_R_afaël Rozendaal will be featured with his artwork “Abstract Browsing 17 03 05 (Google)” in “Programmed: Rules, Codes, and Choreographies in Art, 1965–2018” at the Whitney Museum of American Art until April 14th, 2019.
“Programmed” presents more than fifty years of conceptual, video, and computational art drawn largely from the Museum’s collection, establishing connections among instruction-based works to create a deeper understanding of their aesthetic and social impact. It allows us to examine closely what it means to use rules and code in art’s creation. In other words, it explores the various ways in which a work of art can be “programmed.” At a time when our world is increasingly driven by automated systems, this exhibition demonstrates how programs, from analog to digital, have brought about profound changes to our image culture over the past half century. Taken as a whole “Programmed” illuminates the underlying structures of communication systems along with the creative potential— and limits—of rule-based processes.
Courtesy of the Whitney Museum of American Art, New York
The exhibition is divided into two sections: “Rule, Instruction, Algorithm” focuses on conceptual art practices and their emphasis on ideas as the driving force behind the generation of images and objects. “Signal, Sequence, Resolution” explores the varied ways artists have used rules or code to engage with the television— its programming, apparatus, and signal—as well as with image resolution and the manipulation of image sequences. Hear from the artists and the exhibition’s curators at whitney.org/Programmed.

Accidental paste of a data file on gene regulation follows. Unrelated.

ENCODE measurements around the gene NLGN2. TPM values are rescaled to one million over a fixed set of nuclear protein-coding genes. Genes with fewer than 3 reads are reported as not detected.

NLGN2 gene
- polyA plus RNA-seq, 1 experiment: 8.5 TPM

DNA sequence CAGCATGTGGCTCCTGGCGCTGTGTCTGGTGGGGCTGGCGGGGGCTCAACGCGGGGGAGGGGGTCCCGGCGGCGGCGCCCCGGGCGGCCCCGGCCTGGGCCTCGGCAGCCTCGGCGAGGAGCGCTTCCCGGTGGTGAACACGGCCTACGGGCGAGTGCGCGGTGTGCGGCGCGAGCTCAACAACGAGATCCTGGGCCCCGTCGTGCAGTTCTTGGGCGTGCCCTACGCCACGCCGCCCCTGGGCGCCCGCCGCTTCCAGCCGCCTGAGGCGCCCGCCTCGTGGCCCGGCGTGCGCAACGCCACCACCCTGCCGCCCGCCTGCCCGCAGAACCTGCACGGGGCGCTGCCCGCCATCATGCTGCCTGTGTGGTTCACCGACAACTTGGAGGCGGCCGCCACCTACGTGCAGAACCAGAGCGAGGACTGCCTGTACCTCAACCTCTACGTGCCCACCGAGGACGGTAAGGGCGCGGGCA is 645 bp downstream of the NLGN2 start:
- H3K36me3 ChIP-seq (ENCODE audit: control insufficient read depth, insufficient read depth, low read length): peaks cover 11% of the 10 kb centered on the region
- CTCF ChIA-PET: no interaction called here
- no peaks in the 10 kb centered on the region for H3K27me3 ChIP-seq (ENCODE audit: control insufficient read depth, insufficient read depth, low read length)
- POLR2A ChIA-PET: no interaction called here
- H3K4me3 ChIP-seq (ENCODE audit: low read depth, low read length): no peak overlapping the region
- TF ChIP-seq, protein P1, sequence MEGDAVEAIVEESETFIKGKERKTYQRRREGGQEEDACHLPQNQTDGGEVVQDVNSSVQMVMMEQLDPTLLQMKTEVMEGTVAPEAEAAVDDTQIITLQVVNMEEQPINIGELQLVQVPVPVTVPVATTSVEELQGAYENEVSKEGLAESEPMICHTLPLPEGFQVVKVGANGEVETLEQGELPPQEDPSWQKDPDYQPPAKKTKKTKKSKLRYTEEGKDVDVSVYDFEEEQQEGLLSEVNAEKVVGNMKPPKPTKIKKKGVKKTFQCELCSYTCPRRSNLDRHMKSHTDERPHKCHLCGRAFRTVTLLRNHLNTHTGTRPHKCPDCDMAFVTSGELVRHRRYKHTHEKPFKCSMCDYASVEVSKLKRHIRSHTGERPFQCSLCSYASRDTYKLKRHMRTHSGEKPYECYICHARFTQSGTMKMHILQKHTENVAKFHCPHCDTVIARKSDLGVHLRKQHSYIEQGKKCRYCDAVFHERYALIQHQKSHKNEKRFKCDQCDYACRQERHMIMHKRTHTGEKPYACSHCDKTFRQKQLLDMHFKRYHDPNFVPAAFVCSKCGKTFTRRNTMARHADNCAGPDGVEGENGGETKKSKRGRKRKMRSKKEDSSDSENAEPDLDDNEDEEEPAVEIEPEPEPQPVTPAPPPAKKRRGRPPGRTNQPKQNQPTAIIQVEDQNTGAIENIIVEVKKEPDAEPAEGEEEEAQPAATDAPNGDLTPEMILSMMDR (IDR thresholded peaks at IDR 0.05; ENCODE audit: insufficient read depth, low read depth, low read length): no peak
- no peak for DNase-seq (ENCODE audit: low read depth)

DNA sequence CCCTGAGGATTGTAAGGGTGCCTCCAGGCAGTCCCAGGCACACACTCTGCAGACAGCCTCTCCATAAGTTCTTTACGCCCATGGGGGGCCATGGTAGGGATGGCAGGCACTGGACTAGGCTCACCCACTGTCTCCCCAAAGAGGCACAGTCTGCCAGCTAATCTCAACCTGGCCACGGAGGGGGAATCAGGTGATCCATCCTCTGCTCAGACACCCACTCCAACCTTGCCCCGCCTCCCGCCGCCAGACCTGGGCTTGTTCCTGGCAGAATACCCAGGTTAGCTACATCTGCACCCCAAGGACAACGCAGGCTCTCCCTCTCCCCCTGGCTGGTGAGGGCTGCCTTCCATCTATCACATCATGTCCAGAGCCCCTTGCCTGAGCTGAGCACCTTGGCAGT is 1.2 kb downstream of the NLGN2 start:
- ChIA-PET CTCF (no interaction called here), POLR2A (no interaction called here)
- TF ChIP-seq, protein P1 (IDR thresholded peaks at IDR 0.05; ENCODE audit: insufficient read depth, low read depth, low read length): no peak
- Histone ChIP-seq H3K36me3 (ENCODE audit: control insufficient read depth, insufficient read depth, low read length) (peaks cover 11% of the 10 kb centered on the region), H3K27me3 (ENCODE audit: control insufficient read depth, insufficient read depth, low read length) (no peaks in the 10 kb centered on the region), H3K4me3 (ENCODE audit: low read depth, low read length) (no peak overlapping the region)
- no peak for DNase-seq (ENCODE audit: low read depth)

“Abstract Browsing 17 03 05 (Google),” 2017 Weaving, output from rapier loom machine. Courtesy of the Whitney Museum of American Art, New York; purchase with funds from the Director’s Discretionary Fund and the Robert D. Bielecki Foundation 2018.55
About the Artwork
“Abstract Browsing 17 03 05 (Google)” is a machine-woven tapestry depicting an abstract version of the Google browser’s interface. To produce his Abstract Browsing series, Rafaël Rozendaal created a plug-in for Google’s Chrome browser; available to anyone online, it reduces images and text on any website visited to colored rectangles. The artist surfs the web every day using his plug-in and compiles thousands of screenshots, which he then narrows down to a small selection to be produced as tapestries. The tapestries are created at the Textile Museum in Tilburg, the Netherlands, where Rozendaal’s screenshots are converted into a file for output by a weaving machine. His project connects layers of machine abstraction: the initial transformation of the webpage exposes a composition optimized to grab our attention, while the tapestry references the roots of computing in nineteenth-century weaving machines that automated the creation of patterns.
About the Artist
Dutch-Brazilian Rafaël Rozendaal is a visual artist who uses the internet as his canvas. He also creates installations, tapestries, lenticulars, haiku and lectures. His past exhibitions venues included Times square, Centre Pompidou, Venice Biennial, Valencia Biennial, Stedelijk Museum, and many more. Rozendaal lives and works in New York City.